If your business was targeted by cyber criminals tomorrow, would you know what to do? Research conducted by the Australian Cyber Security Centre (ACSC) (the Australian Government’s cyber security agency) found that 62% of Australian SMBs they surveyed had experienced a cyber security incident. Despite this, 1 in 3 SMBs surveyed in the Business Intelligence report on Managing Risks Online said they wouldn’t know what measures they need to take if their business experienced a cyber attack.
Whether you only use email occasionally or run every element of your business online, risks and vulnerabilities exist. If your business is breached, you’re likely to experience unexpected downtime and lost productivity. That’s why, as well as knowing how to protect your business, it’s important to know what to do after an attack so you can get back to work.
Here are the steps to take to make a draining and costly experience a little smoother if you’re targeted in the future.
Step 1: Confirm
“The first thing to do in the event of a cyber security attack is to get confirmation of the attack and determine what, if any, information has been exposed or potentially stolen, and attempt to contain the breach ,” advises Matthew O’Brien, Telstra’s Cyber Security Executive.
A slow computer, excessive attempts to connect with your domain, unusual network traffic, unrecognised login attempts and suspicious emails or attachments are among the signs your business has been hacked.
For George*, the owner of a balloon supply company, the first sign of a problem was when his orders stopped one day. A quick investigation showed his server had been hacked, and the homepage of his website was taken over with a message from hackers. Establishing the situation early helped him to get on top of the reporting and recovery process.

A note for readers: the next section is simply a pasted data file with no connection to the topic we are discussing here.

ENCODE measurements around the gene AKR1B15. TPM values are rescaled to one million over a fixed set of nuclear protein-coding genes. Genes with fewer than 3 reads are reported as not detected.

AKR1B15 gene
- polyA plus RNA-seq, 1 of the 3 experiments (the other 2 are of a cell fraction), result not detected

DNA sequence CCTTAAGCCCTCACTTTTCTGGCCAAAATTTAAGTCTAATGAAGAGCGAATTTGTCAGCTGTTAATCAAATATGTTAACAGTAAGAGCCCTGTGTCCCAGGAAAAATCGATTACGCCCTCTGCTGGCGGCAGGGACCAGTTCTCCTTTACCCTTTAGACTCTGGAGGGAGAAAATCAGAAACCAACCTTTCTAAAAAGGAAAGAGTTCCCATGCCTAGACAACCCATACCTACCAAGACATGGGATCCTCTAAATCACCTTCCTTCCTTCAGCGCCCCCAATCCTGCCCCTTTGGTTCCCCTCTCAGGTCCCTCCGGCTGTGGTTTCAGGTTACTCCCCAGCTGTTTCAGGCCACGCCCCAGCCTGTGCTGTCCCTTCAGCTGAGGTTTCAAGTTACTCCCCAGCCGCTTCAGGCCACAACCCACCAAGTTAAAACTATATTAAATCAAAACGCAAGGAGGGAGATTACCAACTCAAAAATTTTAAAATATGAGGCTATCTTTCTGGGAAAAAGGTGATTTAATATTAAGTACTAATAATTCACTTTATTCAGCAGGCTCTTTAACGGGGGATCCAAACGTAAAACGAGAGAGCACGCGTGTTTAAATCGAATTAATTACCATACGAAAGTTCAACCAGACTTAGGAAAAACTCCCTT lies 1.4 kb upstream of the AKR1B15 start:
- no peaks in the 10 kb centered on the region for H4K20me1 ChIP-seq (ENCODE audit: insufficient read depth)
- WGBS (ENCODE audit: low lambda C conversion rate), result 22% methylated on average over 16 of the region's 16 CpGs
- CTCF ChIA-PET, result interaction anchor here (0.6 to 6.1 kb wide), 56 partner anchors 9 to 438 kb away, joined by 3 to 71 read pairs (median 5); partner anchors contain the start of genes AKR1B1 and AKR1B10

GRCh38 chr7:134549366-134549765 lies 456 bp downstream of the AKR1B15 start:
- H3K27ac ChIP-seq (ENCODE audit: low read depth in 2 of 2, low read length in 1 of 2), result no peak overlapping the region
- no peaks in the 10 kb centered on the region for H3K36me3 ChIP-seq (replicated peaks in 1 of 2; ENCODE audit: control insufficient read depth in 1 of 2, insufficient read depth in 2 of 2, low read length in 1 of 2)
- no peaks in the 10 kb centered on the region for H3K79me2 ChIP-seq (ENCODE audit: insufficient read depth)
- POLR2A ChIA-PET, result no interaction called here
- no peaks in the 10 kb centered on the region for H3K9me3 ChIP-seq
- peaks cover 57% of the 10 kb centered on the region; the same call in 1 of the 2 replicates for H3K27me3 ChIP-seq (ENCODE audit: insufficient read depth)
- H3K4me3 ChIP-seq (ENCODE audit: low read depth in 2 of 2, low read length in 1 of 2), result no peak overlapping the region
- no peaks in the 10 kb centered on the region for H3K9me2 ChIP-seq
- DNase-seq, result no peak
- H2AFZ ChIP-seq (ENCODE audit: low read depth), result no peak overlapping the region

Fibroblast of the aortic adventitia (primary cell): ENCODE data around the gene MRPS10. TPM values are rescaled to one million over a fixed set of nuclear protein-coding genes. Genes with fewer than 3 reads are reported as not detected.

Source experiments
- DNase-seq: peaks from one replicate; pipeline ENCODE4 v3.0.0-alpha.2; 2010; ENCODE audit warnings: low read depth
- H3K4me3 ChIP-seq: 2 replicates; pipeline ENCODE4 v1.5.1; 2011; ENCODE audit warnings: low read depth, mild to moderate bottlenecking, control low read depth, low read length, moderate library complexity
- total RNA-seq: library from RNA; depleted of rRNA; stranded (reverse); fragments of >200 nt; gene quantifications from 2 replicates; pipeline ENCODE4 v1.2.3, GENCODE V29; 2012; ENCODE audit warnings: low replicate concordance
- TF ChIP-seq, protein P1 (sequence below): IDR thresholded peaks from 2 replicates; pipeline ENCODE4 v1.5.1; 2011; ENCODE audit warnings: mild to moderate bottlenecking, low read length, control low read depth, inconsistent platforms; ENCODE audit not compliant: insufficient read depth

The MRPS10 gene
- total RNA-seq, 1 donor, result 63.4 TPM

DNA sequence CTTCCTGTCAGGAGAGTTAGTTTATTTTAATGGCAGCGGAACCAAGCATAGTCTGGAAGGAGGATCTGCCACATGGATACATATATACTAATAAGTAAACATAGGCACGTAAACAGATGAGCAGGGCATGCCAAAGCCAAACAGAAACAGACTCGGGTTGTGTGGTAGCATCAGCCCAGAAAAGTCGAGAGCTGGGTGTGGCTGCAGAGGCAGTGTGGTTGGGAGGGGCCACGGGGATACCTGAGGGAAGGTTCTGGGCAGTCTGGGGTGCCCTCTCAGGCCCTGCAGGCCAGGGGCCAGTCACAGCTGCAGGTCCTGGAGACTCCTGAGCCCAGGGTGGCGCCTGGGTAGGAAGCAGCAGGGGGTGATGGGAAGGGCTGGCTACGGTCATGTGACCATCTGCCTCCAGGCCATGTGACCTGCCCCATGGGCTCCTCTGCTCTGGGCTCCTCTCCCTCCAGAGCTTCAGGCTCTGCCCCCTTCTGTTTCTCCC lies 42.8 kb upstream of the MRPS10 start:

Step 2: Report
If you confirm a breach has occurred, it’s important to be across the local legal requirements around disclosing it to industry bodies and the government.
There’s a mandatory breach notification that applies to small businesses with a turnover of more than $3 million. But regardless of your turnover, it's widely considered best practice to report a breach to relevant authorities. “We believe notification is in the best interest of the business,” Matthew O'Brien says. “It’s also worth noting that if a company has a cyber insurance policy that covers them financially in the event of a breach, failure to notify may void the policy.”
According to the ACSC’s Cybercrime in Australia July to September 2019 report, here are some steps you might take if you’re the victim of an online attack:
- Report the crime to ReportCyber, which directs your incident to a local police specialist.
- Contact your bank if your financial information has been compromised.
- Contact IDCARE’s Identity and Cyber Security Counsellors or download their Cyber First Aid Kit if your identity has been stolen.
- Report it to the Office of the eSafety Commissioner. Keep a record of any offensive, illegal or abusive content that may be relevant.